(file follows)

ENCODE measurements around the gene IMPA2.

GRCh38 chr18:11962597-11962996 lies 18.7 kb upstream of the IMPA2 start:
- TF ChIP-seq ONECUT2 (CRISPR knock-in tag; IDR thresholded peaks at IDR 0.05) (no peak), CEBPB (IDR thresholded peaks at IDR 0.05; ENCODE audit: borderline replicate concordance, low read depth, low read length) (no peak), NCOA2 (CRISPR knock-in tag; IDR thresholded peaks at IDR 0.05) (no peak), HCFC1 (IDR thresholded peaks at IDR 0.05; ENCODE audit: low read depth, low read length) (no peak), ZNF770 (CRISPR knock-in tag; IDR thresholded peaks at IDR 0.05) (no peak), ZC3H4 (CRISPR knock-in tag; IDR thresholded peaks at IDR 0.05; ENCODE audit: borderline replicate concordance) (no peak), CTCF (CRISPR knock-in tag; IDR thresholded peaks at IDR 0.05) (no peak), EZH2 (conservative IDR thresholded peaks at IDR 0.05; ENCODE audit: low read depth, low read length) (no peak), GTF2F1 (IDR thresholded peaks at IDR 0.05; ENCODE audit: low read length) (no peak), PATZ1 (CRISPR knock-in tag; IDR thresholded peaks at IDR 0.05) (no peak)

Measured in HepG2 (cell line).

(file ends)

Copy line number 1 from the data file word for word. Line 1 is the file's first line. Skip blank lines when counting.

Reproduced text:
ENCODE measurements around the gene IMPA2.